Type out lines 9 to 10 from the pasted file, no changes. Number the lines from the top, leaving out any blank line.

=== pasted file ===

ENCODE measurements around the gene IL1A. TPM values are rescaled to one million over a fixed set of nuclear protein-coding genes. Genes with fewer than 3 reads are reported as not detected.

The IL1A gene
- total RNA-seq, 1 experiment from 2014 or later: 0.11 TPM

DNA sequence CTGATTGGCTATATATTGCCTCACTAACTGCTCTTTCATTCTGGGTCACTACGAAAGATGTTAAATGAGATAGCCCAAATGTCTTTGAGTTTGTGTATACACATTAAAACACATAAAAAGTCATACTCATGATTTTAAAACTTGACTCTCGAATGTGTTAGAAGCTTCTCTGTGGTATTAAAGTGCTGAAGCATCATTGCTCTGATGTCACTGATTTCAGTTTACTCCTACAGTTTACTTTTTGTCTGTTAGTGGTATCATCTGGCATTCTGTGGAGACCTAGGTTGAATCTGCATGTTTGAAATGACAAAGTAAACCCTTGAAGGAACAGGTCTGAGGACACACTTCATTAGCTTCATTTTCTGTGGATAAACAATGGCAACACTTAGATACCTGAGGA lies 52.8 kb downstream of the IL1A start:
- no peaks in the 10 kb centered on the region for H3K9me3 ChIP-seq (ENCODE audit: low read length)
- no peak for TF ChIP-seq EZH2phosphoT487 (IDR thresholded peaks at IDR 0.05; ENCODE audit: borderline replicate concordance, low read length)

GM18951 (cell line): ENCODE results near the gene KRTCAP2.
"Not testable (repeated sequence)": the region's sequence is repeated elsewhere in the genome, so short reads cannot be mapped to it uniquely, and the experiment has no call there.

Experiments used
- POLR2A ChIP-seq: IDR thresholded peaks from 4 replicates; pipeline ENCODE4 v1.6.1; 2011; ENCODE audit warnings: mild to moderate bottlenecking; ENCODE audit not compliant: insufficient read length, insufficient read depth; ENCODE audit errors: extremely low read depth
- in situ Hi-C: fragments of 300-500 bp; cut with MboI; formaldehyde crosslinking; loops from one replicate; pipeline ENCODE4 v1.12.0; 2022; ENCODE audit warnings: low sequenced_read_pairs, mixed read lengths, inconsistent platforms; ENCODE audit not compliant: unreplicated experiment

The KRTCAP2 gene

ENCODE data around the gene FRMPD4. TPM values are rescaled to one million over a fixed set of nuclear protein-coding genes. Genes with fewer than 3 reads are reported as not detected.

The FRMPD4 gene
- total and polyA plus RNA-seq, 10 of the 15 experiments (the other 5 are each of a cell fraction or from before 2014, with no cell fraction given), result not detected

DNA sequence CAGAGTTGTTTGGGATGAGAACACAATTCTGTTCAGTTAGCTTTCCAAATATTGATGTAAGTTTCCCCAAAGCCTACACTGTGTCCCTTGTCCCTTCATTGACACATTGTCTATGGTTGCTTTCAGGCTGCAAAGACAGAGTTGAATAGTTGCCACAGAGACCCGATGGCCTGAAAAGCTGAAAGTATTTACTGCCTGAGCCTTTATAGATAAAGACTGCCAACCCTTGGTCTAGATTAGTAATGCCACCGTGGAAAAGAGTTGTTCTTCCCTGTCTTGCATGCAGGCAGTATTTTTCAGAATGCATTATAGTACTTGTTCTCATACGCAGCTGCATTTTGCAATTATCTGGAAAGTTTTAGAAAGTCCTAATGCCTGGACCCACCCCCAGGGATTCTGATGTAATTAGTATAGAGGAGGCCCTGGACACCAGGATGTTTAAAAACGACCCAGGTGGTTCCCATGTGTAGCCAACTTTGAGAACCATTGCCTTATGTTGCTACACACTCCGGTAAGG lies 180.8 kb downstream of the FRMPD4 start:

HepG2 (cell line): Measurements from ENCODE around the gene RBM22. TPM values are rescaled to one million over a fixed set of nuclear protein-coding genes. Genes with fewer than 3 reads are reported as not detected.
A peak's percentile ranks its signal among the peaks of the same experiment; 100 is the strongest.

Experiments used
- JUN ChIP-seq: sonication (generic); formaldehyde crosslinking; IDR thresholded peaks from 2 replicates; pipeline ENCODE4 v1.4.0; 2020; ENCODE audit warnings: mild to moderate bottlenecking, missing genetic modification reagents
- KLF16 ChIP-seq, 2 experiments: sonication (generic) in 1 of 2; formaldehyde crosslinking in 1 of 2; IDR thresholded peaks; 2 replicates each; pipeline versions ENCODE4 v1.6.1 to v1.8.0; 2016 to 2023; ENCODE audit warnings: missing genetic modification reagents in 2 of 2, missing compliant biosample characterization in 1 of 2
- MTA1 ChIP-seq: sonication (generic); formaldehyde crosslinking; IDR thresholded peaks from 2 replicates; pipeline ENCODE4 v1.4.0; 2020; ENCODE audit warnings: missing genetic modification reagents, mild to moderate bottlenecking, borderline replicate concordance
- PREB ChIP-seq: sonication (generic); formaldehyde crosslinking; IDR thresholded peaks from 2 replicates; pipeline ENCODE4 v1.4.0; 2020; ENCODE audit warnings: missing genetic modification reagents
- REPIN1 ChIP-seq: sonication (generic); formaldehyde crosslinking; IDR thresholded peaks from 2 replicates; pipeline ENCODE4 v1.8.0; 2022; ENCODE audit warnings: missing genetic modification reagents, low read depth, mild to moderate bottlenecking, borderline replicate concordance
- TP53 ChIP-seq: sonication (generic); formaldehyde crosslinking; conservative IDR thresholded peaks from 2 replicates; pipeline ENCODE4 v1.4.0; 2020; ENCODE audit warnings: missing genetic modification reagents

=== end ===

Experiments used
- POLR2A ChIP-seq: IDR thresholded peaks from 4 replicates; pipeline ENCODE4 v1.6.1; 2011; ENCODE audit warnings: mild to moderate bottlenecking; ENCODE audit not compliant: insufficient read length, insufficient read depth; ENCODE audit errors: extremely low read depth